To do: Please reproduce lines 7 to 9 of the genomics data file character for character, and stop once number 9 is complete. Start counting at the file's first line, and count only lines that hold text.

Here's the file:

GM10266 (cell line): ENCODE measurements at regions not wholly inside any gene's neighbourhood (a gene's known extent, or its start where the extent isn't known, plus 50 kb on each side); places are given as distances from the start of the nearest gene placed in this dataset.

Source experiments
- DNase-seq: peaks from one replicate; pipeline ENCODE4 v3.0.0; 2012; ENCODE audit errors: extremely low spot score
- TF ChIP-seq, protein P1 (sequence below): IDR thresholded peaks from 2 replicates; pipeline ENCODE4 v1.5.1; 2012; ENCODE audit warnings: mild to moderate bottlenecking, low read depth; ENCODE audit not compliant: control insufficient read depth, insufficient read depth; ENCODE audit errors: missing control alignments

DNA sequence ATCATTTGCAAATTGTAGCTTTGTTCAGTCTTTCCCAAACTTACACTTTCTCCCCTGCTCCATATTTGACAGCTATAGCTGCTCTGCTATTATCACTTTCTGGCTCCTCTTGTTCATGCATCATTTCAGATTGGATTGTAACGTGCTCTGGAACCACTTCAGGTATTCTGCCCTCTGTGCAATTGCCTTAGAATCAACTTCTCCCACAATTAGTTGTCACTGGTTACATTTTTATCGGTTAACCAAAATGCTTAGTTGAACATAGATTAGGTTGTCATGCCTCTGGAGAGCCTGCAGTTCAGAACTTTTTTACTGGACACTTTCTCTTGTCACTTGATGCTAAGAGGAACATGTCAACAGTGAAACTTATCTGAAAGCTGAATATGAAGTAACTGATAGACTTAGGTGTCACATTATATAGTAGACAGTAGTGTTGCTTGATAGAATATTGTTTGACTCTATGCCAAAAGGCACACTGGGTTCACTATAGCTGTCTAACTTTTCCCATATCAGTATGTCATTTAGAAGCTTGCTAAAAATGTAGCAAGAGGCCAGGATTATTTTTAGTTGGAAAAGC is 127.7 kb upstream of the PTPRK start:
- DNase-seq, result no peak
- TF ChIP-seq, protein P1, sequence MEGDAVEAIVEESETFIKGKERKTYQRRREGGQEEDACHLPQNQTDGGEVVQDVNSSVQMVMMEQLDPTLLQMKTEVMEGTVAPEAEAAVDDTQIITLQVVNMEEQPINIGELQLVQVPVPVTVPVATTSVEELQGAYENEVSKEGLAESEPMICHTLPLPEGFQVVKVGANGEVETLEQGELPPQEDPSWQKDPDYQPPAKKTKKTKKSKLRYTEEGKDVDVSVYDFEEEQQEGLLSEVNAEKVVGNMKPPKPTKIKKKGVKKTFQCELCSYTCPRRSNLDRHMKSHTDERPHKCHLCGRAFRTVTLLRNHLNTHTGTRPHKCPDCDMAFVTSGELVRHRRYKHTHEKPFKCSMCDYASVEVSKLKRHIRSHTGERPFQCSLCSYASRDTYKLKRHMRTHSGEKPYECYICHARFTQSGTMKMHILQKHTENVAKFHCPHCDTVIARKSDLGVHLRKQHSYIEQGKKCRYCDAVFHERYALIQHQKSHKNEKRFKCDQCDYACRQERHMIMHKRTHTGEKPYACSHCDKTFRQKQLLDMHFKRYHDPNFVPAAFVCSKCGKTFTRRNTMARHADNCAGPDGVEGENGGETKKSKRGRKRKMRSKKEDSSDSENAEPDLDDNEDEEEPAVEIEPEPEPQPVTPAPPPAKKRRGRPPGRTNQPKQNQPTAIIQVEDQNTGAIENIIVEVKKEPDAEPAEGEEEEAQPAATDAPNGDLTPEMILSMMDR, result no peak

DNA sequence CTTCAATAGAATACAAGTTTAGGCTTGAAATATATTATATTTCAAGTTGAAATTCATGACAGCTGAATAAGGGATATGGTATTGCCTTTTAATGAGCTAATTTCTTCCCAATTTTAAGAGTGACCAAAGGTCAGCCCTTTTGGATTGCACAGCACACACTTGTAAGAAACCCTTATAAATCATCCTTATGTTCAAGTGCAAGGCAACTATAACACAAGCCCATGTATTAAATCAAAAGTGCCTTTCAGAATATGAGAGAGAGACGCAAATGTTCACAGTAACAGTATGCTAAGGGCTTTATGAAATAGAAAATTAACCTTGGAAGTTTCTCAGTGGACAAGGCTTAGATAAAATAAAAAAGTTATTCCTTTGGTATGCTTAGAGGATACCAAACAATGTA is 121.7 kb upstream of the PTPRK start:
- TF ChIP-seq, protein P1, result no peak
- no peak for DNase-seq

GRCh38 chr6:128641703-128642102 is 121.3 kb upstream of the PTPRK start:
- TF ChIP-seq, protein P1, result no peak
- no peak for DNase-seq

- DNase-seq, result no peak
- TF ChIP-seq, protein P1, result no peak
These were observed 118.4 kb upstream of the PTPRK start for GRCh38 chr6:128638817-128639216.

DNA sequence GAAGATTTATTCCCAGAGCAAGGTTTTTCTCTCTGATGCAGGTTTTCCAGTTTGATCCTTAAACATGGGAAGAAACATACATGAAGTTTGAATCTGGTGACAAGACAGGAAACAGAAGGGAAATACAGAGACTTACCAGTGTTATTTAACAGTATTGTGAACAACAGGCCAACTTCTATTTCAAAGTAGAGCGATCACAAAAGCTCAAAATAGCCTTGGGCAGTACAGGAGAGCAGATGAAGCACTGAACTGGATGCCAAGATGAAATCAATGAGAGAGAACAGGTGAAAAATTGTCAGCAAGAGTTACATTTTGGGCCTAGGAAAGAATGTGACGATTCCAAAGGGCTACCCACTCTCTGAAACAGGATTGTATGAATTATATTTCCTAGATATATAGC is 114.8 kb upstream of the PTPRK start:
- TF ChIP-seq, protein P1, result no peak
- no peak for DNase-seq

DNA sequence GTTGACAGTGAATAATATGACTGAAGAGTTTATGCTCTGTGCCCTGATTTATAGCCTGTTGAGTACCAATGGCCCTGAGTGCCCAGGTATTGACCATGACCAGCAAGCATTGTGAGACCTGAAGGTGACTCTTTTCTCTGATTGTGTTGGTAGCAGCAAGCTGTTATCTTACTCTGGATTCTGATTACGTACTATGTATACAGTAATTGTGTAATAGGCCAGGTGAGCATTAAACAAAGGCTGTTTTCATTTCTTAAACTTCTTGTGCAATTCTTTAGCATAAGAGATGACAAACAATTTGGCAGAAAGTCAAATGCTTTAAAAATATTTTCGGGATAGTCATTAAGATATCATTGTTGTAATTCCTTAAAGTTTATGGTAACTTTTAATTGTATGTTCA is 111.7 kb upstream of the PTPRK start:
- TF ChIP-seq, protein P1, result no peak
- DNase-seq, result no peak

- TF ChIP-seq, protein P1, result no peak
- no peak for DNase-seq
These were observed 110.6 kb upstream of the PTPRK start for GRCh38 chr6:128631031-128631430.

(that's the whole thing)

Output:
- TF ChIP-seq, protein P1, sequence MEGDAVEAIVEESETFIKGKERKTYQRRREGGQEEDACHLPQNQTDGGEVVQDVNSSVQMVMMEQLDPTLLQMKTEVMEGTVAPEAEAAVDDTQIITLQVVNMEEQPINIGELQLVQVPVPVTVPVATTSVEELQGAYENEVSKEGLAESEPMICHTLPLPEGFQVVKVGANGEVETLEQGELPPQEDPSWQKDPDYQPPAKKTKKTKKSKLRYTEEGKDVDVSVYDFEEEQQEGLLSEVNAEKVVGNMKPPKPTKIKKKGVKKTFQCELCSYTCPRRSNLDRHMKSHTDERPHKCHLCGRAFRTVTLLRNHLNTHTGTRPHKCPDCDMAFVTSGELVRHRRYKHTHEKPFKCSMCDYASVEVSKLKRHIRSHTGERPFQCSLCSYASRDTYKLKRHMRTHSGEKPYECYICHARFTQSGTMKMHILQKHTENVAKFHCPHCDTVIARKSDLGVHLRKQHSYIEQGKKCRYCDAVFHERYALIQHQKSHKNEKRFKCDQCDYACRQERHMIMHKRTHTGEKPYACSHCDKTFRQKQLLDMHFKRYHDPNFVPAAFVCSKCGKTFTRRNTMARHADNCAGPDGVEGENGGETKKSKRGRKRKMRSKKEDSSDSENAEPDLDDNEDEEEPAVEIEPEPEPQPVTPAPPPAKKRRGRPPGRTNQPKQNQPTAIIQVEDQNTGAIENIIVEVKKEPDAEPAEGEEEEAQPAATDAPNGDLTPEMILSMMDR, result no peak

DNA sequence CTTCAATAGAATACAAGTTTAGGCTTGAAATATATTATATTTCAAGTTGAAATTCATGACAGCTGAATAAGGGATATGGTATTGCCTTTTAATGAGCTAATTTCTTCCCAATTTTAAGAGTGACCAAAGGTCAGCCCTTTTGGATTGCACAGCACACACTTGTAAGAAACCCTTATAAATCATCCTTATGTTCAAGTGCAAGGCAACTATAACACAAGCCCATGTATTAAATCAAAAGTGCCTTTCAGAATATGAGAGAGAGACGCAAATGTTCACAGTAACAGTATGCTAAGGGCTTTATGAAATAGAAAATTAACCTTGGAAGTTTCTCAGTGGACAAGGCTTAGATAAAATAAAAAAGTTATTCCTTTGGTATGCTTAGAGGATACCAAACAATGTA is 121.7 kb upstream of the PTPRK start:
- TF ChIP-seq, protein P1, result no peak